Blumhouse has made quite the name for themselves as a studio that has one eye firmly on the major issues of the times. With such releases such as Get Out, BlackKklansman and The Purge franchise, they’ve fused their output (usually horror) with hot button topics that cover race, gender and many others that inspire healthy conversation with it’s liberal lashings of social commentary.
It’s latest release, a second remake of Bob Clarke’s harrowing 1974 seasonal slasher Black Christmas is no different, styling itself as knife wielding, snow covered slasher for the me too generation, but can the movie deliver the goods along with a thought provoking metaphor or two about the treatment of women in both the genre and, indeed, society in general?
Something sinister is going on at Hawthorne College during the festive period as young women are gradually going missing in suspicious circumstances. Robed, masked assailants (who look distractingly like Fantastic Four villain Dr. Doom – have a word, Marvel ) are killing women for an unknown agenda and the only person who’s starting to notice is Riley, a rape survivor whose accusations were ignored. But when her friends play a prank to embarrass and name the student responsible, the masked killers step up their attacks by staging a bloody siege of Riley’s dorm. What is the reason behind this rash of Christmas slayings and what does it have to do with the bust of college founder and notorious misogynist Calvin Hawthorne?
If I have a concern with movies that lean hard on putting real world issues into a genre setting is that you can have the most important message in the world, but if you don’t nail the basics of the kind of movie you’re making, it kind of defeats the purpose of what you’re trying to say. Horror has always been a notoriously political area with boundless opportunity for rigorous social commentary (Christ, George A. Romero practically built his entire career on it) but the story still has to come first and foremost. Would anyone give a monkeys about the commercialism metaphor in Dawn Of The Dead if it wasn’t a fantastically scripted lump of world building, or would anyone care about the subtle statement about Vietnam lurking beneath the carnage of The Texas Chainsaw Massacre if it wasn’t an exercise in white knuckle terror?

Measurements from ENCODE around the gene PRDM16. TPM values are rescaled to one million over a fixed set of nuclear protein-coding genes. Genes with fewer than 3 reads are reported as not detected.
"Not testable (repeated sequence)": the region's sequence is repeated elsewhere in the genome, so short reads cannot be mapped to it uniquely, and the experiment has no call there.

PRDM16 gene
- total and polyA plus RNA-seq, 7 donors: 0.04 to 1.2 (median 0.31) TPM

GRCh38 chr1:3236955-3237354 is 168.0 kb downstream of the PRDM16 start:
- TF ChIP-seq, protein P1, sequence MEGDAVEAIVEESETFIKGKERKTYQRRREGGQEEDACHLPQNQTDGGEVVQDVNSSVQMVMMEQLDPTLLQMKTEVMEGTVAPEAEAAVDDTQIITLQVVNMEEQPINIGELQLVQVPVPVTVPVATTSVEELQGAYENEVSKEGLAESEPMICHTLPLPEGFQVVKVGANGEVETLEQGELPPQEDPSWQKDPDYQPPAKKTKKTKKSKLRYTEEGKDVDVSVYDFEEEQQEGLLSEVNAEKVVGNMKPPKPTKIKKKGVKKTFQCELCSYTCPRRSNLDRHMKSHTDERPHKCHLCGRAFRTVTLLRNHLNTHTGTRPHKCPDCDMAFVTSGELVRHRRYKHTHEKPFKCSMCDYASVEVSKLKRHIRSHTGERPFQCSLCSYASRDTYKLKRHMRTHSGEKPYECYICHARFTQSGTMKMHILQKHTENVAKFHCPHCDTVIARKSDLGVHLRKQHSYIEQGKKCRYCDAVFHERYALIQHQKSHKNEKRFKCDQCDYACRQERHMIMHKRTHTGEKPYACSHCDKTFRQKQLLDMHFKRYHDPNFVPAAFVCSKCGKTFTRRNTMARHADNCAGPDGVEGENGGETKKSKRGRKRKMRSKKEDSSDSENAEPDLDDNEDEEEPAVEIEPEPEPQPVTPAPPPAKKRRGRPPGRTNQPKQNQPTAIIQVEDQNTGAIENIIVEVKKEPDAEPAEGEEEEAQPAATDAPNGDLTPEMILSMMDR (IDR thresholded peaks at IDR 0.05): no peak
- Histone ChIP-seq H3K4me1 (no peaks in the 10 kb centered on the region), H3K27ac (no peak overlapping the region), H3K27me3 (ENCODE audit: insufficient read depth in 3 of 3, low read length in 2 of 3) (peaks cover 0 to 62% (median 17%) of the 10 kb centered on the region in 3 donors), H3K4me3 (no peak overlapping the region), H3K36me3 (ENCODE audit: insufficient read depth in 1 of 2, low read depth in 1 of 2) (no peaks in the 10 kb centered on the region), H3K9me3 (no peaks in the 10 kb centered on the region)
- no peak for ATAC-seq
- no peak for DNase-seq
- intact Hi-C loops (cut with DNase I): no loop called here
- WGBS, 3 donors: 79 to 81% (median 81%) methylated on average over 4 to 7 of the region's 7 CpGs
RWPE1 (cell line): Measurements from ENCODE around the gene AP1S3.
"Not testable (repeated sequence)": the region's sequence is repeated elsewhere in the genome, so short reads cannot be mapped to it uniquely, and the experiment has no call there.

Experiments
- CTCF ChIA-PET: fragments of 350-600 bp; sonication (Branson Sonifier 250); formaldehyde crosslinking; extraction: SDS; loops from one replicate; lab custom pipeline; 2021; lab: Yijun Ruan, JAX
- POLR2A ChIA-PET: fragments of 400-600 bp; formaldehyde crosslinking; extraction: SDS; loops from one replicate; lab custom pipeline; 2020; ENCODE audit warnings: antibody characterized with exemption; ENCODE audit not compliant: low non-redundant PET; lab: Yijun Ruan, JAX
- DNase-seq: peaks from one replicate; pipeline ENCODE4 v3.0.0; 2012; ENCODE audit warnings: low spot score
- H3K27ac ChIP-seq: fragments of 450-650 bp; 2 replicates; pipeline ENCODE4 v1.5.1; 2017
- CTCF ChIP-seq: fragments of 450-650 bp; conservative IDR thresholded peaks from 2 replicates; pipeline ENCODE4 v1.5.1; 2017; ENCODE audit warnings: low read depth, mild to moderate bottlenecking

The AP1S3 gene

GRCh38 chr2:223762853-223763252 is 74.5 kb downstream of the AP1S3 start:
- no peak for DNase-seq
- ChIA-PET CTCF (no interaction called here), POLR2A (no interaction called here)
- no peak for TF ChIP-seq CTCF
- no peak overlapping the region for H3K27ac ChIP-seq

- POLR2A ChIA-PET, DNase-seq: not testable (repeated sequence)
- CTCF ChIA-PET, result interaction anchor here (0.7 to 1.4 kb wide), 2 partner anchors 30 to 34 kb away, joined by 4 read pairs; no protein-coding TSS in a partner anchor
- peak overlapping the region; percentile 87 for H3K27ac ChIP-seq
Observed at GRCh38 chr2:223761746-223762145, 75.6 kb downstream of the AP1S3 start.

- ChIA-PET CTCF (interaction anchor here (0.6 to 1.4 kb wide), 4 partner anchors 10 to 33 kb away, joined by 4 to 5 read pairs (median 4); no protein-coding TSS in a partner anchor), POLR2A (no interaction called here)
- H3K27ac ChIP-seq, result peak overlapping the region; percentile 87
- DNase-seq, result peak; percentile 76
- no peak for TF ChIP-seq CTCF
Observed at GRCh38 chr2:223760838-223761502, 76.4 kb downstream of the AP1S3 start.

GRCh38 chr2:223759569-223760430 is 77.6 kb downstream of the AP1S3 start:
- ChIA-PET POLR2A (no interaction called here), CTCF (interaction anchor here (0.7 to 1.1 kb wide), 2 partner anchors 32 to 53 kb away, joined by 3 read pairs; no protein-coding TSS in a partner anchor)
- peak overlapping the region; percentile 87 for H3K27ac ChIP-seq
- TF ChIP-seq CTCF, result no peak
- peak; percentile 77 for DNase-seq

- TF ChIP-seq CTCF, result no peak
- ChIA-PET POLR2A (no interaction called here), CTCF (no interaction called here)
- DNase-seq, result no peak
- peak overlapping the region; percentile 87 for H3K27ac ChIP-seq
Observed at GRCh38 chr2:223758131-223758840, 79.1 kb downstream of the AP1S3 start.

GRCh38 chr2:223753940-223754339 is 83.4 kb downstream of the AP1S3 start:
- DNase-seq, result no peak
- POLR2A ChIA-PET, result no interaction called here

Regardless on whether Black Christmas is a good remake or not (it isn’t) is actually neither here nor there, what is more important is if the filmmakers manage to pull off their good intentions while putting a feminist spin on the notoriously misogynistic slasher movie – and unfortunately they don’t.
The movie starts off well, despite some frustratingly bloodless kills, by building up it’s core characters as a group of young women who know their worth and are not afraid to go out and fight for what they want. As the bodycount slowly mounts and lead character Riley (a spirited performance by the always dependable Imogen Poots) catches on to what’s happening around her the film starts to stubbornly refuses to indulge in a few things that might have made the film work better. For example, if you find yourself making a whodunit horror movie you might want to add some scares or even a hint of mystery to your movie but Black Christmas doesn’t do either, remaining annoyingly surprise free. And when the film finally does decide to reveal it’s huge, but unnecessary, twist, it ends up undoing all the hard work it’s built up so far.
By revealing a strange, supernatural, mind-control plot, the filmmakers make their message somewhat confusing – surely toxic masculinity is far scarier when it’s been taught and raised in a young male from birth to believe that not only is it right, but also natural. Suggesting that it can be explained away by coming into contact with a viscous black liquid (not unlike the what happens to Indiana Jones in Temple Of Doom) oddly dilutes the metaphor. So is it the individual’s fault or not? Can they be held accountable for their murderous misdeeds? In it’s effort to want to have it’s cake and eat it the movie seems to be strangely giving some of it’s villains a pass – maybe it’s trying to articulate that toxic masculinity is like a virus and spreads unchecked unless women stand together and fight it but the message gets all but lost in the contradictions and chaos.
A further problem is that ,even without the overt metaphors, Black Christmas is resolutely not a good horror movie. A noticable lack of tension or even a decent jump scare or two is bad enough but the film also contains a baffling lack of surprises too with every initial hunch you have about where the film is going to go next usually turning out to be right. For example, Cary Elwes turns in a performance so obvious that anyone who doesn’t instantly clock his character’s actual intentions should probably never be allowed to watch a movie ever again.
If you truly want to indulge in some horror flicks that manage to pull off a similar trick then I’d suggest you seek out You’re Next or Joe Dante’s truly chilling episode of the Masters Of Horror TV show; The Screwfly Experiment, because this new version of a legitimately unnerving classic fails as a horror, a slasher, a remake and a feminist call to arms.
It’s ambitious should be lauded but unfortunately it’s execution shouldn’t and I’m afraid it’s a piece of coal for all involved.